Knowing the different types of nonprofit charitable organizations will help you determine how to raise funds for them without violating IRS rules. Section 501(c) of the Internal Revenue Code lists 29 types of nonprofits that are exempt from certain federal taxes. Charitable organizations are covered by 501(c) (3) of the Code, which allows donors to claim a deduction on their federal income taxes. Most states also allow non-profit organizations to claim deductions on state income taxes.
There are two general categories of 501(c) (3) nonprofits:
Public charities: These are organizations that receive the bulk of their funding through donations from the general public, private foundations or government sources. They may promote charitable, religious, literary, educational and scientific causes. They may also be engaged in qualified medical research in affiliation with a hospital or educational institution. Examples of public charities include animal welfare societies, museums, public collages, food banks, and local arts groups.
To retain their status under the Code, the public charity must get at least one-third of its funding from a broad base of donors rather than from just a handful of groups or individuals, and must maintain a program of active fundraising. They are entitled to apply to have all income related to their mission or business be given tax-exempt status. Individual donors may claim tax deductions of up to 50% of their income, while corporate donors are limited to ten percent. In addition, public charities must maintain a governing board that should consist of persons who are unrelated to the Organization.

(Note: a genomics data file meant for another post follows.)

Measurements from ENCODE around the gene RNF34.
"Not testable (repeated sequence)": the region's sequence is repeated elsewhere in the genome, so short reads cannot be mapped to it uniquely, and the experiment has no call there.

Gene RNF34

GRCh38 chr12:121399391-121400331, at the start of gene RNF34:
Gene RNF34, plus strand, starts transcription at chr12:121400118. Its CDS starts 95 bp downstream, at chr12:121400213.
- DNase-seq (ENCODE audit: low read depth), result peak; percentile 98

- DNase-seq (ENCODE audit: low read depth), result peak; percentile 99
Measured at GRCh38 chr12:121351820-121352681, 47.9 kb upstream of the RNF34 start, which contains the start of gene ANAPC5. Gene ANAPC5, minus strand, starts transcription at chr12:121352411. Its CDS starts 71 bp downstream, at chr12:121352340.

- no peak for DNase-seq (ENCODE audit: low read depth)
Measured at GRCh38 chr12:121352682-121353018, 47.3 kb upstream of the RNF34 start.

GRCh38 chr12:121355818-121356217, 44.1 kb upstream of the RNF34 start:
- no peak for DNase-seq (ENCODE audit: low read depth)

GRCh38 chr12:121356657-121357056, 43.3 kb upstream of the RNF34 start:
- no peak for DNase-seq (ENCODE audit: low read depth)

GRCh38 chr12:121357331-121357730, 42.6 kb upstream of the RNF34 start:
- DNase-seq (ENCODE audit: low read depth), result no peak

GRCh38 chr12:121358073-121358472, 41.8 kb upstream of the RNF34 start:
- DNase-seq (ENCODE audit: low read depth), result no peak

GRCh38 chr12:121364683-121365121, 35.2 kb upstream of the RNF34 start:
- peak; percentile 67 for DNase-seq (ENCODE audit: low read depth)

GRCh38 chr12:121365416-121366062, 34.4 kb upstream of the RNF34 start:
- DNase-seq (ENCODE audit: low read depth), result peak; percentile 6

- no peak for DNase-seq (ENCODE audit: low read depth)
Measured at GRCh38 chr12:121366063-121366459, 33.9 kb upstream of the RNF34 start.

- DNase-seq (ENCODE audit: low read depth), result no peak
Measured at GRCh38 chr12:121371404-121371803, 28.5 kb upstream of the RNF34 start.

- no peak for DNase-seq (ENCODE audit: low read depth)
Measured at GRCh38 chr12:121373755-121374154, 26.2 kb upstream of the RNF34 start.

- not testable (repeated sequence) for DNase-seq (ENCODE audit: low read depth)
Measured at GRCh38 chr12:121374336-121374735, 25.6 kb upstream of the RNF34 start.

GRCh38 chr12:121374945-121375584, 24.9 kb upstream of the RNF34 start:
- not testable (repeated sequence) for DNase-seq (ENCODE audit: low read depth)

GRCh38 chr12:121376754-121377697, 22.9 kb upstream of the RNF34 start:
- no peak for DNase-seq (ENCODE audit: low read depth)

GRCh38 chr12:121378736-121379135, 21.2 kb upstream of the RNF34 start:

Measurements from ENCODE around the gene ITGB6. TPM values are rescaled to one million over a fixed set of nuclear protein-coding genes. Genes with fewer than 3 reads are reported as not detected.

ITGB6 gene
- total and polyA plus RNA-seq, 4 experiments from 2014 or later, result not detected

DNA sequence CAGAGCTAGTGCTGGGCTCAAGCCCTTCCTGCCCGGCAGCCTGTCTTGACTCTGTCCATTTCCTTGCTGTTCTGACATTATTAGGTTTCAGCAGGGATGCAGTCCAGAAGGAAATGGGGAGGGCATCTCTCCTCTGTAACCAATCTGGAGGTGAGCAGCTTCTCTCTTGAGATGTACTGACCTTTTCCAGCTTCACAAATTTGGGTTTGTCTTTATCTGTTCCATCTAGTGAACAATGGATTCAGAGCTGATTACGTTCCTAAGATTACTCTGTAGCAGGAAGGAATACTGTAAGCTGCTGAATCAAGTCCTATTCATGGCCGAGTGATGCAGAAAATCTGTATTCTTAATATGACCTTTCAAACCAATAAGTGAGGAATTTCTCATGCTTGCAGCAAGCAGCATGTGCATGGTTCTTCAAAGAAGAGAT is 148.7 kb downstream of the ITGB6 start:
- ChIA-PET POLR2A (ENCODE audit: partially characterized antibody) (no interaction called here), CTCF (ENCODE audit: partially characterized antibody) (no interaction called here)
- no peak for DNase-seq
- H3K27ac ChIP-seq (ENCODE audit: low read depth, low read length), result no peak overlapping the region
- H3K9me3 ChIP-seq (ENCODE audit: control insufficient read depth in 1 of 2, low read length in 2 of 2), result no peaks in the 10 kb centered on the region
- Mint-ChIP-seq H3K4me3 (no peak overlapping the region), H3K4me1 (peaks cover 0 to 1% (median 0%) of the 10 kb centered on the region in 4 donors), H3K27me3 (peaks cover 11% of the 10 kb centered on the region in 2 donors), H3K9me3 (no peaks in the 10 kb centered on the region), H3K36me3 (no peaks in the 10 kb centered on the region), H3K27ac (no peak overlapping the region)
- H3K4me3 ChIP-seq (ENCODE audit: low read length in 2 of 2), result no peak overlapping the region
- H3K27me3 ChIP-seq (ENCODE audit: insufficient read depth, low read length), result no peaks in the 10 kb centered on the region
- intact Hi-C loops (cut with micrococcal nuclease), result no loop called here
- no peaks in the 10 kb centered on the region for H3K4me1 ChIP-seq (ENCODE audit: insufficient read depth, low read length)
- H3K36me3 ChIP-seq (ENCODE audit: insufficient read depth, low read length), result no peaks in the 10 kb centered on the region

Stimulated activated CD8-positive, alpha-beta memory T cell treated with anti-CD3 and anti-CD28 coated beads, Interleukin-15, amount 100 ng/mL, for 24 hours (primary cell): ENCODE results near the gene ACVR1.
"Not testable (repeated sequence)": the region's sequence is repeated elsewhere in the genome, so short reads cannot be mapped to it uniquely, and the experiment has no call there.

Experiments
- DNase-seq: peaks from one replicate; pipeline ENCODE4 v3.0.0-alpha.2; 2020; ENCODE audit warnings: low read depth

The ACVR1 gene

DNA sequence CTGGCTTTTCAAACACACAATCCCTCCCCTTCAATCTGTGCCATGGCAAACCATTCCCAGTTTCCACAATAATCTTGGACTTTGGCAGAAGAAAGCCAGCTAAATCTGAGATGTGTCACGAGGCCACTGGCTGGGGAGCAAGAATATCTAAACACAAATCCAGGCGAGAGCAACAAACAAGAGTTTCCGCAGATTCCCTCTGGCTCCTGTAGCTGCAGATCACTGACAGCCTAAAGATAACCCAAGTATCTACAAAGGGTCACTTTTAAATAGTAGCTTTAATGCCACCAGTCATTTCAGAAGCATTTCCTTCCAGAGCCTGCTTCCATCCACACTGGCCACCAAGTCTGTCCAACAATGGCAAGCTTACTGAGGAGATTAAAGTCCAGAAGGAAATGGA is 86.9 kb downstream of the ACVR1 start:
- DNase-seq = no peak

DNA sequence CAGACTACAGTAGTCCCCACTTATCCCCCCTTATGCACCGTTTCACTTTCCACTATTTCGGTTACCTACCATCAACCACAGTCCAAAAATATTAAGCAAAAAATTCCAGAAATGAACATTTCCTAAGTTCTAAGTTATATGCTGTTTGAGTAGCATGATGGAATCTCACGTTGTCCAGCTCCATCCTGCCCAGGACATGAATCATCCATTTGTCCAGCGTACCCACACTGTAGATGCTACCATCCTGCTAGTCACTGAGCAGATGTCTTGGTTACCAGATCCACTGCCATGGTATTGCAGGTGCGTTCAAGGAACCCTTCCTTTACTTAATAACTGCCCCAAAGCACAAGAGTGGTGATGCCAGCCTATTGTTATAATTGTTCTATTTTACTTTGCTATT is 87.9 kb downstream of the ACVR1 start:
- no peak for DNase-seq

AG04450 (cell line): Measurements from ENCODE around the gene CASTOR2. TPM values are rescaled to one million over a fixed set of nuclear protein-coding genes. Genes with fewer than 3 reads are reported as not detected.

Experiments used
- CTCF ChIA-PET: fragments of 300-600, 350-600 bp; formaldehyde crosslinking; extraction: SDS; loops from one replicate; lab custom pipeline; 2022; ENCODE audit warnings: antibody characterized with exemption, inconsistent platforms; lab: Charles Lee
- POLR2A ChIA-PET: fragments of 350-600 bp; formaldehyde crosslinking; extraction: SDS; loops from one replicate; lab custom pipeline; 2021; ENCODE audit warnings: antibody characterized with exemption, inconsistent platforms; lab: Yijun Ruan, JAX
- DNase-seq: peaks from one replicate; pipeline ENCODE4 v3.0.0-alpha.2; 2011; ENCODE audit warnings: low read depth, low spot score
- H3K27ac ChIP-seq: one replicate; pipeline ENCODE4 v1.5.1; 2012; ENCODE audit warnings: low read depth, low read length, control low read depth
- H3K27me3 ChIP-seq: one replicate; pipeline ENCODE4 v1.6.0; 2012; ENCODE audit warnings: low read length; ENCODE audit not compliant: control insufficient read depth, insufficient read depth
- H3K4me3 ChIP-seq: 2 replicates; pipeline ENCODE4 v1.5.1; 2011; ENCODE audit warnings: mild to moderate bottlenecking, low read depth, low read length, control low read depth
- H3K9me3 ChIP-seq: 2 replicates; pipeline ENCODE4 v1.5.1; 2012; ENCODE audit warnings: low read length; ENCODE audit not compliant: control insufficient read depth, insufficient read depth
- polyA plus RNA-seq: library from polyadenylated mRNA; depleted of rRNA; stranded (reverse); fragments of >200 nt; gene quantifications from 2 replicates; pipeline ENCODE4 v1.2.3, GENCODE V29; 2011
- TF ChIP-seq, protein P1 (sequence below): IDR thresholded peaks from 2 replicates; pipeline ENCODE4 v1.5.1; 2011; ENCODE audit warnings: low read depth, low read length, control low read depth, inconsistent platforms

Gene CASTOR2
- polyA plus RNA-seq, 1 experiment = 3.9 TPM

Private foundations: These are not directly engaged in charitable activities, but fund organizations that perform this mission through grants. They are established using endowments from specific sectors, such as a family or an organization.
Although individual donors can claim up to 30% of their income as a tax deduction, many foundations do not accept donations. Instead, they invest their funds and then use the income from them to make endowments to their chosen organizations. However, the governing board can be more closely held than that of a public charity; for instance, a family foundation can have a board that consists of members of the family that set it up.
There are two types of private foundations:
* Non-operating foundations are those that give money to other charitable groups.
* Operating foundations are those that run their own charitable programs.
To retain its tax status as a foundation, it must donate a certain percentage of its income annually. Foundations are also prohibited from engaging in political activity, although they can donate to groups that are involved in lobbying. Examples of foundations include the Ford Foundation and the Bill and Melinda Gates Foundation.